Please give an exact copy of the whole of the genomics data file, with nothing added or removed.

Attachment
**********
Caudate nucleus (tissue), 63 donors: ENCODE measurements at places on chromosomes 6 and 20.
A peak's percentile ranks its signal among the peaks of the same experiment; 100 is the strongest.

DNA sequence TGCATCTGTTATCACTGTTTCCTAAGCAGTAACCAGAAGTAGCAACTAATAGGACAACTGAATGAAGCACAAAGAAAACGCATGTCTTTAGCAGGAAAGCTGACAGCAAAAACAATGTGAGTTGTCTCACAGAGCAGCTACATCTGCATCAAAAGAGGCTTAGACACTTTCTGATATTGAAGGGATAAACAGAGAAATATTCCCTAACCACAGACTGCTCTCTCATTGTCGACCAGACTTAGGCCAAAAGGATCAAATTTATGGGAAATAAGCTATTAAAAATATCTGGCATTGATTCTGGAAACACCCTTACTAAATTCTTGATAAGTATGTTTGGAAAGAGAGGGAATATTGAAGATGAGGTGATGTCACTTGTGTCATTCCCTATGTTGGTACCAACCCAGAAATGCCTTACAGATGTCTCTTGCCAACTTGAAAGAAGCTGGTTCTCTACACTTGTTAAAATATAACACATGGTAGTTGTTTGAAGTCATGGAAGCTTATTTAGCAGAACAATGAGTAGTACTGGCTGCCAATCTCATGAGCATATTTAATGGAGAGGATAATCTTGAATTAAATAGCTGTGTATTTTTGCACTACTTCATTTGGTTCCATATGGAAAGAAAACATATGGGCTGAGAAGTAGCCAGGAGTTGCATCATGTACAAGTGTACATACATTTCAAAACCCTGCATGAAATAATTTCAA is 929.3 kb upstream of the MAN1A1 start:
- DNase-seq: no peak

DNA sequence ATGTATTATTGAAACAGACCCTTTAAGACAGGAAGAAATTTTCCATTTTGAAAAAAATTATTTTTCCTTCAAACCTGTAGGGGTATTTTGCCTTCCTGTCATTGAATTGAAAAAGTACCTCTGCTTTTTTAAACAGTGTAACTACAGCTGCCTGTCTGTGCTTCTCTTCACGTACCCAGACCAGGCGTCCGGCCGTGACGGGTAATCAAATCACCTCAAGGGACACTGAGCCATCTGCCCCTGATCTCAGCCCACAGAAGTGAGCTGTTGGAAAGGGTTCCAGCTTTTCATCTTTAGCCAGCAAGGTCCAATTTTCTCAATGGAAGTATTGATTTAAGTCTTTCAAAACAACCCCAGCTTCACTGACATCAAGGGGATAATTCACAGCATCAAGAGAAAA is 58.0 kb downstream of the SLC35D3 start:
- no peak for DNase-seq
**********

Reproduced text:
Caudate nucleus (tissue), 63 donors: ENCODE measurements at places on chromosomes 6 and 20.
A peak's percentile ranks its signal among the peaks of the same experiment; 100 is the strongest.

DNA sequence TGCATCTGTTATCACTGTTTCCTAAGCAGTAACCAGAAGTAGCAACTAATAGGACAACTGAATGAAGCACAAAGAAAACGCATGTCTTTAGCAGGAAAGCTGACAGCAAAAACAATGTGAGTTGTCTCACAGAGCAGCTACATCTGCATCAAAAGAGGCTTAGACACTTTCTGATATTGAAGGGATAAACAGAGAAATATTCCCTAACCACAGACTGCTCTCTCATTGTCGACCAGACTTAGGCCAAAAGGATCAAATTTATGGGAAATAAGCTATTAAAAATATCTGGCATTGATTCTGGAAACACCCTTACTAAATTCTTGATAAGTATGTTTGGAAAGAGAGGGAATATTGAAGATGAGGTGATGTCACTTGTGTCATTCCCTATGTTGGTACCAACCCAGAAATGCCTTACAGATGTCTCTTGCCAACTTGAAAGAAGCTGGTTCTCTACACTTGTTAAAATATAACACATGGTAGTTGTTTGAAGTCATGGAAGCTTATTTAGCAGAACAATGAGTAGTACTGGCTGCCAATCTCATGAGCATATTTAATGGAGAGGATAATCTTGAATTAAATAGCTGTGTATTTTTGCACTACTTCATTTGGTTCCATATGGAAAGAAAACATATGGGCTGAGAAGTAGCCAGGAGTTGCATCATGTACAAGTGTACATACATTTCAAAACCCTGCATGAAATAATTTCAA is 929.3 kb upstream of the MAN1A1 start:
- DNase-seq: no peak

DNA sequence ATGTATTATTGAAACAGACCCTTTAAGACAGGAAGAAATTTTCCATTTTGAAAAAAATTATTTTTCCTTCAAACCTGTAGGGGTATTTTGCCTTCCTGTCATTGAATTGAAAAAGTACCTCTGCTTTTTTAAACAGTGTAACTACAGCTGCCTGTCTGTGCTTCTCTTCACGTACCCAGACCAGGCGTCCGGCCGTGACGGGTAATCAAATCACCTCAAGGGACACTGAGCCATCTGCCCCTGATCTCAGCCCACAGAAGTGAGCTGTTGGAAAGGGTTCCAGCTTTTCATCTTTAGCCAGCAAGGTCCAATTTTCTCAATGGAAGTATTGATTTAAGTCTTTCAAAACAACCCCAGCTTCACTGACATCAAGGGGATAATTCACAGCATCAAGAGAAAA is 58.0 kb downstream of the SLC35D3 start:
- no peak for DNase-seq